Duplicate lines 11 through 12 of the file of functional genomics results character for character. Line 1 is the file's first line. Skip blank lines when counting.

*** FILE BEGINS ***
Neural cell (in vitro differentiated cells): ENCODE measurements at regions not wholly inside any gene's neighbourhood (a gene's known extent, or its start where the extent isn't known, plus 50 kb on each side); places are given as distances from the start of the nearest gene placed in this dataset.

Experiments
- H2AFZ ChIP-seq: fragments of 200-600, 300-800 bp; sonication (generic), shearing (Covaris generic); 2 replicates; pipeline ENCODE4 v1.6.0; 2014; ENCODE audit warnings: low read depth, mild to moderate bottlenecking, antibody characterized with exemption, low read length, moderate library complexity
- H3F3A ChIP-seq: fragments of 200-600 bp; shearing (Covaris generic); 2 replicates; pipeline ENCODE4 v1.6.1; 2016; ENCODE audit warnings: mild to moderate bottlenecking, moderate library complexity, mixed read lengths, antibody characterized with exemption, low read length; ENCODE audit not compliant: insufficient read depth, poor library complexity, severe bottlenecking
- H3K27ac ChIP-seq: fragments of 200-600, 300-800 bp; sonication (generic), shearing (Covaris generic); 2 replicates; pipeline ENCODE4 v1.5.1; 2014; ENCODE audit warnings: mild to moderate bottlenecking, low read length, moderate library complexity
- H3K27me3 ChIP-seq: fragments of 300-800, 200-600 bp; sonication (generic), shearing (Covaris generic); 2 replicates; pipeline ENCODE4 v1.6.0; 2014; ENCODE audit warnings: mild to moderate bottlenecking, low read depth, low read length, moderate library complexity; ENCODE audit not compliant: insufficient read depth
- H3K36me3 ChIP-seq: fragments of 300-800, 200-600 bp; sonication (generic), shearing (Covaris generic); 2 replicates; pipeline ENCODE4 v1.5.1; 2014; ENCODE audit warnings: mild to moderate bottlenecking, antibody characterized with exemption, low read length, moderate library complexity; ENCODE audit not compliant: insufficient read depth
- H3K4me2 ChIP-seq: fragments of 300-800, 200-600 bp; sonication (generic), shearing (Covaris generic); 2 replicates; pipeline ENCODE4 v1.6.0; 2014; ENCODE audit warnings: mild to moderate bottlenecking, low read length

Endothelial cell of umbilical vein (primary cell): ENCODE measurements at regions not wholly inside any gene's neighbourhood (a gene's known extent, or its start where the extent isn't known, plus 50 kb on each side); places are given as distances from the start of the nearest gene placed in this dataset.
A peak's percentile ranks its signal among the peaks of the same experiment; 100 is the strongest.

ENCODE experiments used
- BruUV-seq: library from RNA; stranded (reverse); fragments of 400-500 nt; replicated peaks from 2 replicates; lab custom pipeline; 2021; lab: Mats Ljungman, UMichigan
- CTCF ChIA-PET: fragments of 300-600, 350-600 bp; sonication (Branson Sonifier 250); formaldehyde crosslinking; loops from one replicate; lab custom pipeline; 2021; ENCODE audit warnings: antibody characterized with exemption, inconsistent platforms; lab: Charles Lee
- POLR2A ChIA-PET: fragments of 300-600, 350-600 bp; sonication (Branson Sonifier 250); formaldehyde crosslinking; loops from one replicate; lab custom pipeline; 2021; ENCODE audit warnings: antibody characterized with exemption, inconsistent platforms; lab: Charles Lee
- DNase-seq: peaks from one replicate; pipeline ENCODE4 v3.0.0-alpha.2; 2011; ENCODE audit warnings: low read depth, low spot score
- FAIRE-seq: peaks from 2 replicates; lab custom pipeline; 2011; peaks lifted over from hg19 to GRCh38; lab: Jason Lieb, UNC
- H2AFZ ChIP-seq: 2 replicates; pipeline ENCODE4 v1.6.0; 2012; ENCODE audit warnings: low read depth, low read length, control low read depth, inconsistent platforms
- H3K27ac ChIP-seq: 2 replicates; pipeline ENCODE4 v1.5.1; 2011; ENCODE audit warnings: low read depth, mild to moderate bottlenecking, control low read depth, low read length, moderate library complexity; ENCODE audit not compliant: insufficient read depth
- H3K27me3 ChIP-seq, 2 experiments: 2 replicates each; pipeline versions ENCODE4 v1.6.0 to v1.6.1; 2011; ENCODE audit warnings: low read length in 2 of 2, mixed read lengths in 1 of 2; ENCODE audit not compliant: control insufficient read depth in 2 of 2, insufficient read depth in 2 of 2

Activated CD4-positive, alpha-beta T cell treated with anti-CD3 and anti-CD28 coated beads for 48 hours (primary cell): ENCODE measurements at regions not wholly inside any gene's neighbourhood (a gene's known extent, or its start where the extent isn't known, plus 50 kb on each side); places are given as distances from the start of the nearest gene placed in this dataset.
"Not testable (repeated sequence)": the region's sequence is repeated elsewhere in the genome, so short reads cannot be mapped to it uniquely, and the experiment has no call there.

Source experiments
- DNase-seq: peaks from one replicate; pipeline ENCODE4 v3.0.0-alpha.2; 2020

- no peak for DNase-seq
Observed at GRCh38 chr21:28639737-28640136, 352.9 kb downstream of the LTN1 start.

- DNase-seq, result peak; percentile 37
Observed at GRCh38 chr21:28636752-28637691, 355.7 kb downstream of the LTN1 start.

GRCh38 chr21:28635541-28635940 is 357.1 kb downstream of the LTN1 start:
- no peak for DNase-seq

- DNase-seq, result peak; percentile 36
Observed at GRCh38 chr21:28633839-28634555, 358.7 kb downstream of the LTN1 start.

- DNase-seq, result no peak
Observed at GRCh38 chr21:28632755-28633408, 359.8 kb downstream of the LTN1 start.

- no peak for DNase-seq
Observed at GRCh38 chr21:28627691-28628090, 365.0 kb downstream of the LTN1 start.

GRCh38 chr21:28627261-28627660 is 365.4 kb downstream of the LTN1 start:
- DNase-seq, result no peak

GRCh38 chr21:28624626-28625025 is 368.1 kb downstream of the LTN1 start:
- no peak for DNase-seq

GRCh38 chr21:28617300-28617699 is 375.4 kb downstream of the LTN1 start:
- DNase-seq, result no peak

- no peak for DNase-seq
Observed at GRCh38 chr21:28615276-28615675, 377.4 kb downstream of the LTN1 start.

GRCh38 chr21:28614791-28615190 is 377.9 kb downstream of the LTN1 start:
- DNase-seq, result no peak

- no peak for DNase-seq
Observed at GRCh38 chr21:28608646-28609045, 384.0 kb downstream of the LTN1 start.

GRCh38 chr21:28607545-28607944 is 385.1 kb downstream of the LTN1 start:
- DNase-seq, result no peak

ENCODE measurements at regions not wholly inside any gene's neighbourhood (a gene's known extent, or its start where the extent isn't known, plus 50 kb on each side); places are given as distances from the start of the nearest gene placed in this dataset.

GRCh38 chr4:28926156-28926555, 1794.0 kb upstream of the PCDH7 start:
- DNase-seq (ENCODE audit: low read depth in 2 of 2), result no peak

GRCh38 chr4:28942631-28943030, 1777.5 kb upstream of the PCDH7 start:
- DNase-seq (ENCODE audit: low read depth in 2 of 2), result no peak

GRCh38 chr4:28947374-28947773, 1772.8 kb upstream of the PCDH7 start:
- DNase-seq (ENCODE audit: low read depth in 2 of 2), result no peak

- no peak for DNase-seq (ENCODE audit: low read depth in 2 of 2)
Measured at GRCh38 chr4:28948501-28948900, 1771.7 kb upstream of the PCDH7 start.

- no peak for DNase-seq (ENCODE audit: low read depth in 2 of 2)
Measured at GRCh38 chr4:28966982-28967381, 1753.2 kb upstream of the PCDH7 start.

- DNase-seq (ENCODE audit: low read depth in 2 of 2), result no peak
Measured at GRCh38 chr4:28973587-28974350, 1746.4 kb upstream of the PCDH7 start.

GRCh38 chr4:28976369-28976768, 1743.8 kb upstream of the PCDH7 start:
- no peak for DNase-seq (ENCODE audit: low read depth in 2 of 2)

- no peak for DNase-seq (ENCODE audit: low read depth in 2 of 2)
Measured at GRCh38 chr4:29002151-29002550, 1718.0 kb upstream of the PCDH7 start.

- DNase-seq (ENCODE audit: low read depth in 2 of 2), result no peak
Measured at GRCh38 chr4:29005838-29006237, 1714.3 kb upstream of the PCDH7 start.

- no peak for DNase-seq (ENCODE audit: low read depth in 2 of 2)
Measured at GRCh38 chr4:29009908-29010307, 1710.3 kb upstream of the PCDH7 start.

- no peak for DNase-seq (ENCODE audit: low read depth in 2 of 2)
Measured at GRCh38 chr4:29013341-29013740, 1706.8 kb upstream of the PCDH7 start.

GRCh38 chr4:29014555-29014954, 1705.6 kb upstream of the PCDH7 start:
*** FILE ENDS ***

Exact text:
ENCODE experiments used
- BruUV-seq: library from RNA; stranded (reverse); fragments of 400-500 nt; replicated peaks from 2 replicates; lab custom pipeline; 2021; lab: Mats Ljungman, UMichigan